Mexico Brazil Venezuela Chile Colombia Argentina Paraguay Haiti Honduras Uruguay Peru Nicaragua Guatemala Ecuador Trinidad and Tobago Costa Rica Dominican Republic Jamaica El Salvador Panama Bolivia Barbados Bahamas Suriname Guyana Belize

Source: Consolidated Banking Statistics (immediate borrower basis), BIS (2012).

FIGURE

8.5

International Claims of Reporting BIS Banks as of 2011:Q2 (as a percentage of bank credit to domestic sector) Spain+GIIP

Others

Peru Uruguay Paraguay Chile Mexico Argentina Venezuela Costa Rica Dominican Rep. Colombia Bolivia Brazil Guatemala El Salvador Jamaica Honduras Guyana Nicaragua 0%

10%

20% 30% 40% 50% 60% 70% 80%

Source: Consolidated Banking Statistics (immediate borrower basis), BIS (2012) and IFS, IMF (2012).

for El Salvador, Jamaica, Guyana, Peru, Uruguay, Paraguay, Chile and Mexico (see Figure 8.5).8 However, these statistics include locally funded dollar lending, which important for dollarized countries. Even though local claims in local currency may be a large share of total foreign claims, this does not imply that the Region is invulnerable. First, the evidence suggests that both local and cross-border claims are affected by the health of parent institutions. This is only natural if the parent has to increase capital ratios on a consolidated basis—even if it is 100% locally funded. Second, if banks come under intense pressure at home, they may be tempted to share liquidity from other markets. Third, there is already significant evidence of asset sales by European financial institutions, reversing the trend of net purchases in recent years. In the review in Appendix K, it is suggested that these sales may disrupt relationships and, if only limited funds are available, push down asset prices (see Figure 8.6). Finally, there is already evidence of a tightening in credit conditions and in particular a sharp reduction in trade financing through syndicated lending, which is reviewed in the next section.9

8 Note that cross-border claims here include claims from other Latin American countries, which are particularly important for Guyana and Paraguay. 9 The January 2011 Emerging Markets Bank Lending Conditions Survey of the Institute of International Finance (IIF), which includes nineteen banks from the Region, indicates the developing spillovers from Europe. A majority (74%) of banks reported a tightening in access to international funding. Banks in the Region reported a tightening in their supply of trade finance.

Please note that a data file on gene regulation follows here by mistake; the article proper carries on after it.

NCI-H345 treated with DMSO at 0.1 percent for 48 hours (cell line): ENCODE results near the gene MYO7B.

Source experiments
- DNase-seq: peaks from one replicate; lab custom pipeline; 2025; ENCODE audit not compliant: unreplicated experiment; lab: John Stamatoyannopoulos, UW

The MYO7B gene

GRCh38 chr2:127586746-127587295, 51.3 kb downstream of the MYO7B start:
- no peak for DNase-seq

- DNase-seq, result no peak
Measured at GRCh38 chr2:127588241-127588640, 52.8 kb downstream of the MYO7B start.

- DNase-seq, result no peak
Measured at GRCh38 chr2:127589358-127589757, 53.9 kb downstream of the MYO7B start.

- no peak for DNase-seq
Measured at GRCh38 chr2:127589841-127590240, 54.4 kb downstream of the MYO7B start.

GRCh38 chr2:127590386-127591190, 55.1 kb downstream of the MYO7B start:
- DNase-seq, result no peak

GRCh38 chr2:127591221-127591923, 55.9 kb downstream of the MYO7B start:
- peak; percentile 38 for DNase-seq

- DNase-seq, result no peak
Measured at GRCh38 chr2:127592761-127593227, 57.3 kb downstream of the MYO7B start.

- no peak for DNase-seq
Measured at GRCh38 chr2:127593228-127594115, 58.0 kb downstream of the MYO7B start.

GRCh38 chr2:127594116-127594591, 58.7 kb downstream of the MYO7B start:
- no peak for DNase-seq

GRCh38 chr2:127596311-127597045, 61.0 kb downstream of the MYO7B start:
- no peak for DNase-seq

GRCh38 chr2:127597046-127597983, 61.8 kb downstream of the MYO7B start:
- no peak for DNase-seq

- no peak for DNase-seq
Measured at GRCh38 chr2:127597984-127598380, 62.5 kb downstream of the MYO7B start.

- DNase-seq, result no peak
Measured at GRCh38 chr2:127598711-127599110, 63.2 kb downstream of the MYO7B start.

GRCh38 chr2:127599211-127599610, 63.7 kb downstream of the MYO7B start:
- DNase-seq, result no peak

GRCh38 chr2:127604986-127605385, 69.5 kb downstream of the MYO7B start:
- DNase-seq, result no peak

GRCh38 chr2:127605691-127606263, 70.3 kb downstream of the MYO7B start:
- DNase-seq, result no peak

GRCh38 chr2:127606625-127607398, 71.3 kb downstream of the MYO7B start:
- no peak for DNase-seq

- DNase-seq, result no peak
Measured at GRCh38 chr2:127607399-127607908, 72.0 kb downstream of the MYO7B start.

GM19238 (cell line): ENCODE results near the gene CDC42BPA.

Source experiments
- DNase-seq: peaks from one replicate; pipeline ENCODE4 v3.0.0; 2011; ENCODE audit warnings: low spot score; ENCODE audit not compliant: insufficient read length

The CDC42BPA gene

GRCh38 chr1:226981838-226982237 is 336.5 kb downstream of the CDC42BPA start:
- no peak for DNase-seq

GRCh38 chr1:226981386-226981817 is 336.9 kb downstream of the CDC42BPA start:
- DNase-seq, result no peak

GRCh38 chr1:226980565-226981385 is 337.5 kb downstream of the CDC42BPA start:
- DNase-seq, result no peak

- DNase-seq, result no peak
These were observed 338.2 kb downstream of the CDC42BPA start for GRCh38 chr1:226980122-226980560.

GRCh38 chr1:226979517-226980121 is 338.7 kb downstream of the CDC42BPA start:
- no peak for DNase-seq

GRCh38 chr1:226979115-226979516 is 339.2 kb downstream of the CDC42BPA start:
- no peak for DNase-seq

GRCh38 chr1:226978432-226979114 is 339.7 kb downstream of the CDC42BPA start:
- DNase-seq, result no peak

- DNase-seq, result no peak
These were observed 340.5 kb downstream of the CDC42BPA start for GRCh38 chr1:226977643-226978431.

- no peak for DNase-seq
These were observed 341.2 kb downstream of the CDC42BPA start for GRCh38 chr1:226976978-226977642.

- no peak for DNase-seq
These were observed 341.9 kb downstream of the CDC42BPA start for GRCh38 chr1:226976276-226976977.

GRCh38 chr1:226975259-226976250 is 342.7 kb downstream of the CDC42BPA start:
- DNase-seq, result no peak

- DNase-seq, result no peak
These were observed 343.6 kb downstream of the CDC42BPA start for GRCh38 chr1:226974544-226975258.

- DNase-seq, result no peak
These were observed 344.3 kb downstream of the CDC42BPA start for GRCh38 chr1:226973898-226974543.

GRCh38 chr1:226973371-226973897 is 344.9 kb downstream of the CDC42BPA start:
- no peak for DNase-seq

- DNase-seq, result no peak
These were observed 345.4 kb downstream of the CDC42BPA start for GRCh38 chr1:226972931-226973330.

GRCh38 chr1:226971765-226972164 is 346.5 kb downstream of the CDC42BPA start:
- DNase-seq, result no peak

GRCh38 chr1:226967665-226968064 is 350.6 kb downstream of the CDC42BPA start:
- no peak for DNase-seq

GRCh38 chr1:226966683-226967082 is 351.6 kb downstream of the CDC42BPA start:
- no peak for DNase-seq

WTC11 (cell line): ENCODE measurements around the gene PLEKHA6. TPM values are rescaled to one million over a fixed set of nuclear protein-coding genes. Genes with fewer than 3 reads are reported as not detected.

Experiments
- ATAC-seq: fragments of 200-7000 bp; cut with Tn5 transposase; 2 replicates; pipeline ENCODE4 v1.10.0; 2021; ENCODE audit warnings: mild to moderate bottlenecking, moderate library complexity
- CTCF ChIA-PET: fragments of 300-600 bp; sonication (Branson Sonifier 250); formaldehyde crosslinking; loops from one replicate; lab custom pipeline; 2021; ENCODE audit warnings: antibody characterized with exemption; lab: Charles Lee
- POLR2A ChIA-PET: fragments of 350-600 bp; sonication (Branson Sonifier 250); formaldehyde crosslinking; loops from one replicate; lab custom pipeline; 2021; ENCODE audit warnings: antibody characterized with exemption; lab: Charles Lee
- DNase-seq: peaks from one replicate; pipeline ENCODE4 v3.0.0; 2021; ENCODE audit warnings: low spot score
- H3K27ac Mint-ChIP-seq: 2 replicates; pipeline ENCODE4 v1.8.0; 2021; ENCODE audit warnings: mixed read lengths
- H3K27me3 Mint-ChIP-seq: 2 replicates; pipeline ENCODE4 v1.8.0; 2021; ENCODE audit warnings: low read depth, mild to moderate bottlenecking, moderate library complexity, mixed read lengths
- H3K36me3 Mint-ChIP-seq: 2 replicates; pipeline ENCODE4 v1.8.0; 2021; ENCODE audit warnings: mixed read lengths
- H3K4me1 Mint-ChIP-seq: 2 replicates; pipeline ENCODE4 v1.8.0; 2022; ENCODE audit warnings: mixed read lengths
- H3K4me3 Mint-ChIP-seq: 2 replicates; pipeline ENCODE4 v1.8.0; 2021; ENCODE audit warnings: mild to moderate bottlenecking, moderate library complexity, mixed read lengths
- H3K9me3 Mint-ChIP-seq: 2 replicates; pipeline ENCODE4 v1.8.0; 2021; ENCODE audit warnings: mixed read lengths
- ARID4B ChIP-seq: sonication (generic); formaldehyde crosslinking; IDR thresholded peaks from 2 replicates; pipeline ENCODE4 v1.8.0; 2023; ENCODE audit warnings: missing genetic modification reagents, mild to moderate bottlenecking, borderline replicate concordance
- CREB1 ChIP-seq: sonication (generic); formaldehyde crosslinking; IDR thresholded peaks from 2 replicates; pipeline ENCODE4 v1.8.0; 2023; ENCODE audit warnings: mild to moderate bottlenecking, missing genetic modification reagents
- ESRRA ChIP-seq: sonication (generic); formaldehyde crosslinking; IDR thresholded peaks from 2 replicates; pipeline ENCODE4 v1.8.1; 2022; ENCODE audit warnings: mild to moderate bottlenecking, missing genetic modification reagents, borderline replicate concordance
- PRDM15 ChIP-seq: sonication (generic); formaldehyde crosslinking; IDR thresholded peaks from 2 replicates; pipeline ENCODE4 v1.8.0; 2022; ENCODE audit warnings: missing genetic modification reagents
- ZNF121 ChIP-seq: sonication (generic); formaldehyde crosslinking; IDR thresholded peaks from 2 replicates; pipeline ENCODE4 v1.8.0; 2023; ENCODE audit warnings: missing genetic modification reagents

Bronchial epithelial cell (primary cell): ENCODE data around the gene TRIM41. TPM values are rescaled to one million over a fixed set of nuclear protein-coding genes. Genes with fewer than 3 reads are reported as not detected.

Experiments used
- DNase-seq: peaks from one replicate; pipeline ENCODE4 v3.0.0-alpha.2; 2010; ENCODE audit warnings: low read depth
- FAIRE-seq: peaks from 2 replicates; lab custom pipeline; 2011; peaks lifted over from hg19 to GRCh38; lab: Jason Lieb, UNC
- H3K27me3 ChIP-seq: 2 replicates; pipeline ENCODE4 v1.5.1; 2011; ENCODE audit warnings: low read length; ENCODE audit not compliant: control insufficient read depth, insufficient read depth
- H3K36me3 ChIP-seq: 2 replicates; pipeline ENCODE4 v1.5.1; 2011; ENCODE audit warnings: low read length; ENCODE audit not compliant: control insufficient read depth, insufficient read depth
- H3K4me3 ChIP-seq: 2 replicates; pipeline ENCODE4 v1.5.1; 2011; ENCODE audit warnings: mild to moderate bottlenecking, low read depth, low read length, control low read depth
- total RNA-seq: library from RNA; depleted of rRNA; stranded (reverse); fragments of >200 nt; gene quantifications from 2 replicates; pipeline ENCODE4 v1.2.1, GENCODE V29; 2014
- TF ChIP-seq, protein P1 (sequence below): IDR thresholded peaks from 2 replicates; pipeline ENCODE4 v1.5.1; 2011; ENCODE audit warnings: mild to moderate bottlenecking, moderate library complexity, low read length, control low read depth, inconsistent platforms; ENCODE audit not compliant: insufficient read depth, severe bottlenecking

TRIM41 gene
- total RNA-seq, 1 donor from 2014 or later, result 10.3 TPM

48


BANKING ON EUROPE

The Region’s European Bank Vulnerabilities: Evidence from the Syndicated Loan Market

FIGURE

8.6

Financial Mergers and Acquisitions Where Target Is in The Region European Acquirer

European Seller

9

Billions of USD

Billions of US$

The syndicated loan market grew to 8 7.7 represent over US$93 billion of lending 7 to Latin America and the Caribbean 6 by 2006. The global crisis had a major 5 4.7 4.6 4.4 impact on this market, and syndicated 4.2 4 3.2 lending fell to a low of about US$78 3 billion in 2008. The market has not 2 1.6 recovered since (see Figure 8.7). Apart 0.9 0.8 1 0.4 from being a significant source of fund0 2007 2008 2009 2010 2011 ing, there is evidence that the syndiSource: Mergers and Acquisitions, Bloomberg (2012). cated loan data, which are available on a timely basis, predict movements in overall bank lending.10 FIGURE 8.7 Both Eurozone and non-EuroValue of Syndicated Lending to the Region from International Banks zone banks are significant actors in this Spain GIIP Eurozone Other Euro UK US LAC Offshore Other market. In 2011, 53% of the Region’s 100 total syndicated lending came from 90 banks based in Europe (41% when 80 the UK is excluded). US-based banks 70 60 are also important players, originating 50 20% of syndicated lending in the same 40 year. Notably, Spanish and French 30 banks have dominated syndicated 20 trade financing in Latin America, with 10 a combined market share of more than 0 2005 2006 2007 2008 2009 2010 2011 40% of total bank-intermediated trade Source: Loans Analytics, Dealogic (2012). credit in 2011.11 Virtually all the key international banks in the syndicated loan market have seen their CDS spreads rise markedly,

Gadanecz and von Kleist (2002) argue that syndicated loans predict consolidated claims as published by the BIS. 11 According to the sixth IMF/BAFT-IFSA Trade Finance Survey (gathered in August 2011), 47% percent of trade finance in 2010–2011 was intermediated by banks, with the rest divided evenly between open account and cash-in-advance transactions. 10

49


THE WORLD OF FORKING PATHS

FIGURE

8.8

Credit Default Swap Rates for Key Banks Santander 800

BBVA

BNP Paribas

Deutsche

HSBC

Unicredit

Crédit Agricole

Société Générale

Citigroup Inc.

700 600 Basis Points

500 400 300 200

1/12

12/11

11/11

9/11

10/11

8/11

7/11

6/11

5/11

4/11

3/11

1/11

2/11

12/10

11/10

10/10

8/10

9/10

7/10

5/10

6/10

4/10

2/10

3/10

0

1/10

100

Source: Bloomberg (2012).

FIGURE

8.9

Origin of Syndicated Trade Finance in Latin America and the Caribbean, 2011 Spain

GIIP

Eurozone

Other Euro

Fisrst Half 2011 3%

3%

UK

US

LAC

Offshore

Others

Second Half 2011 7%

16%

39%

13%

0% 0%

2%

12% 6.7 US$BILL

5.8 US$BILL

25%

26%

7%

2%

24%

3%

16%

2%

Source: Loans Analytics, Dealogic (2012).